The Irish can make a movie. They know comedy and drama and how those can be conveyed in a movie. Apparently, they also know crime. There are a series of movies that I’ve seen that fit into this category of comedy/drama/crime and are exceptionally good. They’re so good that I usually don’t want to review them. What is there to say about them? They’re awesome. Those movies are Perrier’s Bounty (2009), In Bruges (2008), Intermission (2003), Ordinary Decent Criminal (2000), The General (1998), and (the one I saw tonight) The Guard (2011) and I’m certain Seven Psychopaths (2012) will be another. Charter members include The Crying Game (1992) and Layer Cake (2004) as not really comedy or Irish, respectively. But they are all very alike and what goes for The Guard will often go for these other movies.
Sgt. Gerry Boyle (Brendan Gleeson) is a member of the Garda (police) in western Ireland (Galway) which is a rather rural area allowing Boyle to be a law unto himself. He has a regular relationship with prostitutes, he will drop acid he found at a car wreck, he will not take much note of crime scene procedure. So, when international drug smugglers (Francis (Liam Cunningham), Clive (Mark Strong), and Liam (David Wilmot)) come to his sleepy end of Ireland, bringing murders and American investigators, in the form of Agent Wendell Everett (Don Cheadle), Boyle doesn’t get overexcited. But the problem with an eccentric policeman is that you never know what he’s going to care about.
Gleeson stars in four of the seven (or nine) movies listed in the introduction. I suspect that it’s because he holds two important qualities to the Irish Comedy genre–he’s Irish and he’s hilarious. The first thing I saw knowing Gleeson was in it was Braveheart (1995) and by then he was 40. His first film credit was in 1990 when he was 35. That puts Gleeson into the “there’s always hope” argument with Nigel Hawthorne. He’s a terrific actor, there’s no question. He puts so much personality into the parts he plays. He’s a huge fella and can be as cuddly as a teddy bear or as ferocious as an actual bear. He’s good, you know it, I know it, what insights are possible?
A word on the sense of humor. This is, as I said, a highly representative example of the Irish sense of humor (at least as it manifests itself in film) and, whatever they might like to say, these traits are all shared with British comedy. The drug smugglers are a very philosophical bunch. Liam can quote Nietzsche, Clive is a fan of Bertrand Russell, but Francis prefers Schopenhauer. Clive is disappointed in the lack of fulfillment that his chosen career has brought to him. It means he has to deal with the dregs of society and that is to be lamented. Boyle has an opinion on Russia writers–his conclusion being that “they never come to the f@$&in’ point”–and he prefers a latte. And they all, to a man, swear like longshoremen. When his superior officer tells him to stop being a racist, Boyle replies, “I’m Irish, sir, it’s a part of my culture.” When his inferior says that he’s on it, Boyle thinks aloud, “‘I’m on it sarge.’ He thinks he’s if f*&kin’ Detroit.” Finding an explitive-free quote was a bit of a challenge.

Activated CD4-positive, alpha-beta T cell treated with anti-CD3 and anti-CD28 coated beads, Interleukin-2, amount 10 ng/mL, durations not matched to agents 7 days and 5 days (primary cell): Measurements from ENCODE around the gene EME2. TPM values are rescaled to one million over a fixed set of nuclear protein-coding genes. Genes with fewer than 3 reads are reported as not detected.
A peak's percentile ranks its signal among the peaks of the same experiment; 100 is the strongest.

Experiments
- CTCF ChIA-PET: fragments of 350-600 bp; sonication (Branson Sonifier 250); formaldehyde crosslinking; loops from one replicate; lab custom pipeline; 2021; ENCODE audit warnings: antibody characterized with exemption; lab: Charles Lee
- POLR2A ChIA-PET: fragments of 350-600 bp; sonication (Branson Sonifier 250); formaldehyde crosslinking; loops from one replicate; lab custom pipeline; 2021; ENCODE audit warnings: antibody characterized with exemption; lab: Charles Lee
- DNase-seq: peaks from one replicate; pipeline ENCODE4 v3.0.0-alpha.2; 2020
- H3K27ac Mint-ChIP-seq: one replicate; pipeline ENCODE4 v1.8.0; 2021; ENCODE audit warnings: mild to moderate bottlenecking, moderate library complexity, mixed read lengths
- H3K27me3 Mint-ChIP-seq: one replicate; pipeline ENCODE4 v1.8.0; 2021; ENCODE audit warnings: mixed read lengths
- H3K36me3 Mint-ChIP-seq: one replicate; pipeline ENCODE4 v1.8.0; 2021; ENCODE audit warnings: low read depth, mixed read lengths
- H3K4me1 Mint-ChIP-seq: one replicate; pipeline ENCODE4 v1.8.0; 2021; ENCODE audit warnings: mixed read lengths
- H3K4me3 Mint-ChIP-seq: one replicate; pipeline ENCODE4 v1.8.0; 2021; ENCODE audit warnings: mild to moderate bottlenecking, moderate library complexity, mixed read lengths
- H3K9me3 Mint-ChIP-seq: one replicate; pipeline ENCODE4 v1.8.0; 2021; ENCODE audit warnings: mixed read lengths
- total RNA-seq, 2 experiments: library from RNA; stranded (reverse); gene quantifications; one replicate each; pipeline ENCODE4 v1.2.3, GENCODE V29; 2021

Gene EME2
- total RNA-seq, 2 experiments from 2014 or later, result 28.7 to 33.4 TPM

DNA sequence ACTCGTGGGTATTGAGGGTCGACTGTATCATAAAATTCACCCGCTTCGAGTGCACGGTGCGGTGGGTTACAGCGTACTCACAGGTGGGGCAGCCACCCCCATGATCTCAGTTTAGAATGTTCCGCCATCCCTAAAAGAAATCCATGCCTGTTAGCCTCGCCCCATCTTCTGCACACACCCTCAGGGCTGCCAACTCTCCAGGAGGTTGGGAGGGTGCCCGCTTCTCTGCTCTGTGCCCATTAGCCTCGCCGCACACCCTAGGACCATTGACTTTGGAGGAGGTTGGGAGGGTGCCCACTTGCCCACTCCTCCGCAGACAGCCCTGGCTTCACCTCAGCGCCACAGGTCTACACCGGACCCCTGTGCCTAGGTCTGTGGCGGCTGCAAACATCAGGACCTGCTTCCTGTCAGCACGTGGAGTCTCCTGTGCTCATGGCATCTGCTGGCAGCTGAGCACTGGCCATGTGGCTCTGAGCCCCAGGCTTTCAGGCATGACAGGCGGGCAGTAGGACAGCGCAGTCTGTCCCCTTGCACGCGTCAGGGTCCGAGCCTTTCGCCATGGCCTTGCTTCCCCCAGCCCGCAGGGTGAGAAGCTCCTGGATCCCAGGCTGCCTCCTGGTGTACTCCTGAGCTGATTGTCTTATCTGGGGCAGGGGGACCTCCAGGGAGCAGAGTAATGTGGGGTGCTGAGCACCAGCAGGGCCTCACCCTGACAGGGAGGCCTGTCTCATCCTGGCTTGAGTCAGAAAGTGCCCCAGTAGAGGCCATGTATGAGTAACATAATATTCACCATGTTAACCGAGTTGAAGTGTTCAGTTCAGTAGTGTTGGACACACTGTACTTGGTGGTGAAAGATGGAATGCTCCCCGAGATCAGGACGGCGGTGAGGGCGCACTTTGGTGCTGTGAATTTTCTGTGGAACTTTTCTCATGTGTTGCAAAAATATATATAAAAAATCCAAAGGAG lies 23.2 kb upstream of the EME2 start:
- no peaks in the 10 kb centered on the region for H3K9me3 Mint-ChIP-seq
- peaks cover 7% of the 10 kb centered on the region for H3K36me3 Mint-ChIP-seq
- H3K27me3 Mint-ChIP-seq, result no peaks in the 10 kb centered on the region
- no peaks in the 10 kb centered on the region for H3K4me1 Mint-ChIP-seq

On the other side of the movie, apart from the comedy, is the drama. The drama comes in two parts, the emotional and the violent. Violence is dealt with in a very disconnected fashion. People aren’t worried about the impending pain/death of others or their own. Where that takes its toll is on the emotional subtext that speaks to how much they really are worried about the violence and death. Their comic or harsh veneer is really a false face. Thus, their time with loved ones or the lack of it weighs heavy on them and it’s left unsaid. That’s why, when the main characters (and I’m speaking of the subgenre) take action, it doesn’t seem contrived for the benefit of the audience, but the natural extension of their anti-hero, contradictory philosophy–life may be meaningless, but evil will be revenged.
The movies named and The Guard in particular are also incredibly well-made. That is, they are thoughtfully paced, the music is superbly chosen and applied, and the camera work is quirky but suitable. There’s a great deal of borrowing going on. Because these comedies have, without fail, a very high amount of drama and sadness to them, they bring in the detached filming of something you’d find in an indie movie (that is, before it became mainstream). There’s a little Tarantino there as well. Nothing calls out to me as unique or innovative, but the creative process is bringing all parts together. Disparate tones come and go with perfect balance. And the talent is unmatched. John Michael McDonagh wrote and directed The Guard (and his brother Martin wrote and directed In Bruges and Seven Psychopaths) and the dialogue is absolutely hysterical. The cast in this and each of the movies listed initially are superb–including, with Gleeson, Cillian Murphy, Colin Farrell, and Colm Meaney who starred in at least two–as well as the writing. They’ve also got very funny accents.
I can’t really make any insightful complaints because these movies do not open themselves to imperfection. The battleground for these films is in the writing, the acting, and a threshold skill at direction. When the majority of those involved are proven talents and those unproven grow beside the best, they’re bound to succeed. If I were to pick nits, I would say that the storytelling could be sharper or that there’s a tendency to include over-sentimental moments that trip up the momentum. These are small faults. They aren’t trying to create masterpieces here, they’re just making great movies. And I promise you, they will last.
It’s $18 on BluRay. Steep, but worth the investment. If you’re on DVD, then I would definitely wait for that to come down.